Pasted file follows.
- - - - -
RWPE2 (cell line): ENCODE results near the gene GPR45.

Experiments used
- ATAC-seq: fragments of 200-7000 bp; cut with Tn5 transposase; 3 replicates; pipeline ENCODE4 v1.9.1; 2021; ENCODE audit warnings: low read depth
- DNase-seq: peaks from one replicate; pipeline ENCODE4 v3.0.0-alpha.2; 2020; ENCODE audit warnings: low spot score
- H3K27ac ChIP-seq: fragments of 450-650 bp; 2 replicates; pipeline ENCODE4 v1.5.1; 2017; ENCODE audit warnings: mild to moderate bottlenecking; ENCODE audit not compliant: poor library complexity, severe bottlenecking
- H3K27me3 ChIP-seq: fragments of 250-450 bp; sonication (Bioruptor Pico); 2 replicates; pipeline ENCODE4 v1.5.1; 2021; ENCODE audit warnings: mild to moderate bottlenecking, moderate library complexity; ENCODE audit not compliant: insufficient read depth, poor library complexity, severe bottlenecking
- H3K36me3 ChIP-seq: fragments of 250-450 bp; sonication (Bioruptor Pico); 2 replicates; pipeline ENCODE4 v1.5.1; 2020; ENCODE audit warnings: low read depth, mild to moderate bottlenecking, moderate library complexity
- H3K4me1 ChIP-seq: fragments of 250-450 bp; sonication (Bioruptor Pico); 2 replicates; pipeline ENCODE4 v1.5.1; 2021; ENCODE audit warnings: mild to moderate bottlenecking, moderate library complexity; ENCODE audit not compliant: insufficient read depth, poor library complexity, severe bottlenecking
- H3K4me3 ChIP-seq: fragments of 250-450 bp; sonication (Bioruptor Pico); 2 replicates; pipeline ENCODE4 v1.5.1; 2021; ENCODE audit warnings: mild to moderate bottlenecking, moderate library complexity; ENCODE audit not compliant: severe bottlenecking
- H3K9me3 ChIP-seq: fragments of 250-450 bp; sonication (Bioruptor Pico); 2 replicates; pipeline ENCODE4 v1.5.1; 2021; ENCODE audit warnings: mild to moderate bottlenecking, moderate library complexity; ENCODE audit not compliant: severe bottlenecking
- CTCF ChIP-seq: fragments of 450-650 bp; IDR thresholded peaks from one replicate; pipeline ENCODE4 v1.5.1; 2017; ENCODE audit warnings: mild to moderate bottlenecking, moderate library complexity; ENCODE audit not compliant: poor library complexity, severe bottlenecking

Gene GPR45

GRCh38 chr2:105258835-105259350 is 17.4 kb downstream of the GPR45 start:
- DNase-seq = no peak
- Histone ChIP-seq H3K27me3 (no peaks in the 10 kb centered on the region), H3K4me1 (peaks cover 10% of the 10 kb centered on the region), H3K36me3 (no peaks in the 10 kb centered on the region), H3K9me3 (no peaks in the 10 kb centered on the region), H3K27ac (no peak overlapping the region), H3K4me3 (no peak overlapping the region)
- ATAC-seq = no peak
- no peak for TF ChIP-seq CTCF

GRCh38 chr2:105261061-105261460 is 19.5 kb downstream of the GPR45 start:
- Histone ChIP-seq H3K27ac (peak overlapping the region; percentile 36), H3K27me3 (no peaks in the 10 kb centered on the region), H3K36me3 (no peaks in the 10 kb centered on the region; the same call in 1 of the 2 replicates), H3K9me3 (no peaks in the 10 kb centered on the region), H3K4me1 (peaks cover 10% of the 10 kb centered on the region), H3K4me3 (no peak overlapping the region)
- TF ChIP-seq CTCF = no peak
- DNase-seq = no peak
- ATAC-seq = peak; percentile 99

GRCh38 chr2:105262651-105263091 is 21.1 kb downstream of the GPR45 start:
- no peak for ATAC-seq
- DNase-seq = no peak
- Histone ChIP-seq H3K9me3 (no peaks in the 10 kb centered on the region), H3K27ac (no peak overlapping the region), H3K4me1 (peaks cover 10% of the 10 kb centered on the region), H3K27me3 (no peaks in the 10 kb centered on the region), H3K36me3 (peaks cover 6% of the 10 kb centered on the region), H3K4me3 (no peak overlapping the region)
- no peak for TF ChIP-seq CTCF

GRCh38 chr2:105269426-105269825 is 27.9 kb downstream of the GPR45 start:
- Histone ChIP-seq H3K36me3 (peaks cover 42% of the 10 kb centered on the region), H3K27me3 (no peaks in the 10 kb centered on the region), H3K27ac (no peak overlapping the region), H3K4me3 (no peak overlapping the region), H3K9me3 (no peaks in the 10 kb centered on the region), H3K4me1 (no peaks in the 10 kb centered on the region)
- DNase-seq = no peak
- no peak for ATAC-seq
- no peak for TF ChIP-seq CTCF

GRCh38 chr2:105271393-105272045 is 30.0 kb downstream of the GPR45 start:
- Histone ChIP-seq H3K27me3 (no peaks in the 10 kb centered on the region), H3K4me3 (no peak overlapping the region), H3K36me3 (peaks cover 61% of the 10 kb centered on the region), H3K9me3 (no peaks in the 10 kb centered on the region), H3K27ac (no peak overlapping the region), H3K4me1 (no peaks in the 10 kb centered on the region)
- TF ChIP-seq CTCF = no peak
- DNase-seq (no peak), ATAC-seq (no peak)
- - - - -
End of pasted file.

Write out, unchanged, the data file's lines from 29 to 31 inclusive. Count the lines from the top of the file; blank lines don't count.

- Histone ChIP-seq H3K36me3 (peaks cover 42% of the 10 kb centered on the region), H3K27me3 (no peaks in the 10 kb centered on the region), H3K27ac (no peak overlapping the region), H3K4me3 (no peak overlapping the region), H3K9me3 (no peaks in the 10 kb centered on the region), H3K4me1 (no peaks in the 10 kb centered on the region)
- DNase-seq = no peak
- no peak for ATAC-seq